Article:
7 items from 2015
Rome – The upcoming European Film Awards will fete Italian producer and distributor Andrea Occhipinti with the Prix Eurimages dedicated to celebrating the key role of co-productions in boosting the growth of the European film industry.
Occhipinti’s Rome-based shingle Lucky Red over the past 28 years has distributed some 250 titles and produced more than 40 feature films, a large portion of which supported by Eurimages. Eurimages is the Council of Europe’s fund supporting European co-productions. It also helps promote their theatrical distribution.
Standout Euro co-prods Lucky Red has handled include Paolo Sorrentino’s “Il Divo” and “This Must Be The Place,” Dardenne brothers-directed “The Kid With a Bike,” and Michel Ocelot’s toon “Azur et Asmar.”
Lucky Red has had a hand in many other successful co-prods by directors from all over the world, including Lars Von Trier, Patrice Leconte, Wong Kar-Wai, Park Chan-Wook, Peter Mullan, Francois Ozon, Gurinder Chadha, Hayao Miyazaki, »
- Nick Vivarelli
It should surprise precisely nobody that Jean-Pierre and Luc Dardenne made a single list for Sight & Sound, and it doesn’t strike me as odd that they acted so nonchalant about the effort. Their comments section will say it all: “A random list of ten greatest films.” I do, however, question the extent to which this is “random,” insofar as connections to their oeuvre are concerned, and fellow fans will probably notice commonalities from the word “go.”
All right, yes, The Big Heat doesn’t exactly scream “social realism,” but the concerns shared by many of these pictures — economic and social inequality, for one, as well as the strains they put on romantic and parent-child relationships — rings through the Dardennes’ long career. If Shoah or Modern Times are a bit more dour and comedic (guess which adjective applies to which film) than The Kid with a Bike, they have the qualities of forebears, »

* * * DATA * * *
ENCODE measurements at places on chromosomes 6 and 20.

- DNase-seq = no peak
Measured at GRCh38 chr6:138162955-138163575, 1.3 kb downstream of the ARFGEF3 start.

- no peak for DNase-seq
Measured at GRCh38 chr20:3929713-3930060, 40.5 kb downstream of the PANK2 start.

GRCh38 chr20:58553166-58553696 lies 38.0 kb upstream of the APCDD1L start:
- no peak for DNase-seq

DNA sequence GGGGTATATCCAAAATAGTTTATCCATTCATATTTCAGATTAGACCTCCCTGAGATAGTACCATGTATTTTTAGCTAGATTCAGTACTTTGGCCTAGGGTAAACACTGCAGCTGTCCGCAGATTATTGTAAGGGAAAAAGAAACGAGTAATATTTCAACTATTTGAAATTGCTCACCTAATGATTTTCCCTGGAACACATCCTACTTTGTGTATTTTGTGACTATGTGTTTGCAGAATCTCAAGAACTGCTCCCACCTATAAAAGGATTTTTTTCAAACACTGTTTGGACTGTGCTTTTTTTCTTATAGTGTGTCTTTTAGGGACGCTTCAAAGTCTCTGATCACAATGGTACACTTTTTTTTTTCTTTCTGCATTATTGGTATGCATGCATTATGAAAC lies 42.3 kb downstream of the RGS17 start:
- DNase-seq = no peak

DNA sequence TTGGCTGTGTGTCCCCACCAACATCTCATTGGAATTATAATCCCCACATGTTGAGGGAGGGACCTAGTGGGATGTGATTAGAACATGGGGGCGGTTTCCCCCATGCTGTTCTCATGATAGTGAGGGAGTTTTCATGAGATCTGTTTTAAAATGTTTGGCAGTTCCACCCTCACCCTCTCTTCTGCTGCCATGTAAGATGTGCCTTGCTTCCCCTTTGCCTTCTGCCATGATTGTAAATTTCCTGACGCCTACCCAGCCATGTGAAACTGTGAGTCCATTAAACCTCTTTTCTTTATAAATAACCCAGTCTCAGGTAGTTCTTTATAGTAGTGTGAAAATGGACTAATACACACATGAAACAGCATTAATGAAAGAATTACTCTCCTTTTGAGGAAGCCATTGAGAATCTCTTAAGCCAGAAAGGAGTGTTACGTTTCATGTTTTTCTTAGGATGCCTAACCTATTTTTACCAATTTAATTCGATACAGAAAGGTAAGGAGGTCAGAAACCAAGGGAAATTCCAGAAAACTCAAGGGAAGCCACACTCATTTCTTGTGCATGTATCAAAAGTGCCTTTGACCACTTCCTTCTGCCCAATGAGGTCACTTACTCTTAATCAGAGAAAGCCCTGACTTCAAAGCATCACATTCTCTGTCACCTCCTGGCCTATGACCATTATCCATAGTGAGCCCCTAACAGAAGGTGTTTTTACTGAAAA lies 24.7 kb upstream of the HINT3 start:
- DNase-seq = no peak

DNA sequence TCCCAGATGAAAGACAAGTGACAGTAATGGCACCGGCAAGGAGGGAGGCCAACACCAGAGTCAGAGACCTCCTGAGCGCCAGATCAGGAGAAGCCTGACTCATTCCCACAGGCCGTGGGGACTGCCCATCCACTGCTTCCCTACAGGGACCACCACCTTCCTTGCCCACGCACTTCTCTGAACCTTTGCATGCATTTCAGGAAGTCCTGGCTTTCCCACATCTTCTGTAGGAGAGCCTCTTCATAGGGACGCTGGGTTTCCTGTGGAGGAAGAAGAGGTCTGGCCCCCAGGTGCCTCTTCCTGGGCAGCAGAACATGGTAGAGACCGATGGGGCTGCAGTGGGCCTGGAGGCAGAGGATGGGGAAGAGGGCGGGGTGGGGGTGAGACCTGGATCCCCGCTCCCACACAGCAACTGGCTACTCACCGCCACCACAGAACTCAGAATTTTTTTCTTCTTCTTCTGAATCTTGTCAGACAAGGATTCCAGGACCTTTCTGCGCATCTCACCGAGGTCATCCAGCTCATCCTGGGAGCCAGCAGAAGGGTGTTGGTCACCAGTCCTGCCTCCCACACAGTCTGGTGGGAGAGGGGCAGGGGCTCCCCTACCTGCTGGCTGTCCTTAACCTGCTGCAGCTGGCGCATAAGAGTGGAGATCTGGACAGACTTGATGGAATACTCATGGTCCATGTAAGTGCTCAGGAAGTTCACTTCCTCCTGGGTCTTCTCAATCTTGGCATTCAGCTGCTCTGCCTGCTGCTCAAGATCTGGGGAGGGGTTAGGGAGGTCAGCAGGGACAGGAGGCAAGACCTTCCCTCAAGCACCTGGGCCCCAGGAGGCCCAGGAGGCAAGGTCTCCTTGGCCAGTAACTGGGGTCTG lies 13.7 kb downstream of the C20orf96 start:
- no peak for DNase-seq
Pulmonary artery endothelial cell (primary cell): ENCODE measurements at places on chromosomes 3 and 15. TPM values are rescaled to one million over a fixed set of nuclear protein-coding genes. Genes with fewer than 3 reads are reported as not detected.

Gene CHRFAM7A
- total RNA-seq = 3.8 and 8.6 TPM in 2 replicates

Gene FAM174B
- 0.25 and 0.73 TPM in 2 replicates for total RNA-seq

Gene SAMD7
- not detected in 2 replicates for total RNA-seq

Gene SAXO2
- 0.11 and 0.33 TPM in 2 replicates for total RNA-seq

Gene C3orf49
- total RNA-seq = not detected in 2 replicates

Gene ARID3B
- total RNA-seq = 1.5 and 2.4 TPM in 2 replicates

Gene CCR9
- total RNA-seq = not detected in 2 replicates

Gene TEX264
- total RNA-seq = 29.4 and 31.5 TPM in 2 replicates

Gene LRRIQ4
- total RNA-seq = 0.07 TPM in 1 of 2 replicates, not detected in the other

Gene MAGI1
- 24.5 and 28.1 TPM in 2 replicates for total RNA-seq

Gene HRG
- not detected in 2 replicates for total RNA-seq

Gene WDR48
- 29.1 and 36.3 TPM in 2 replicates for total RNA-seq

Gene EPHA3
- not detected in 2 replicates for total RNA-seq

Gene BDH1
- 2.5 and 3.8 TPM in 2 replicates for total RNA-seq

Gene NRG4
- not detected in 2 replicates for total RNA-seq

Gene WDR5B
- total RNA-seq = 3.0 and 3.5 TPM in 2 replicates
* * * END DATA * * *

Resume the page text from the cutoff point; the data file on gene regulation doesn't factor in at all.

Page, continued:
- Nick Newman
“It’s hard to think that a pair of filmmakers who have won two Palme d’Or prizes at the Cannes Film Festival could be underrated, but the extent of Jean-Pierre and Luc Dardenne’s talents still feel insufficiently realized. Their latest work, 'Two Days, One Night' — which is now available through the Criterion Collection— showcases an area of their acumen seldom discussed when praising their work: shot composition.” Marshall Shaffer’s 7-and-a-half-minute video essay begins with that big thesis. What follows is extremely well edited video that deftly delivers on its premise, showcasing Shaffer’s astute eye for dissecting the latest work by the Dardenne brothers, known for movies like “L’enfant,” “The Son,” and “The Kid with a Bike.” Just a heads up: this video essay lays out the broad strokes of the plot of “Two Days, One Night” and gets into specifics about scenes, even hinting at the film’s conclusion. »
- Zach Hollwedel
The Price of Salt is at a market high according to our critics. While Le Film Francais have Mia Madre in the pole position and Screen Daily have a pair in a tie among their voting clan, our sixteen strong have place Todd Haynes’ Carol firmly at the top of the leader board with average 3.8 grade. In a year where French cinema was a little off-balance, where Italy cinema didn’t disappoint, where Asian films were especially strong and where a first time work from Hungary stole the show, it is one portrait and one love story in 1950’s America that is tops.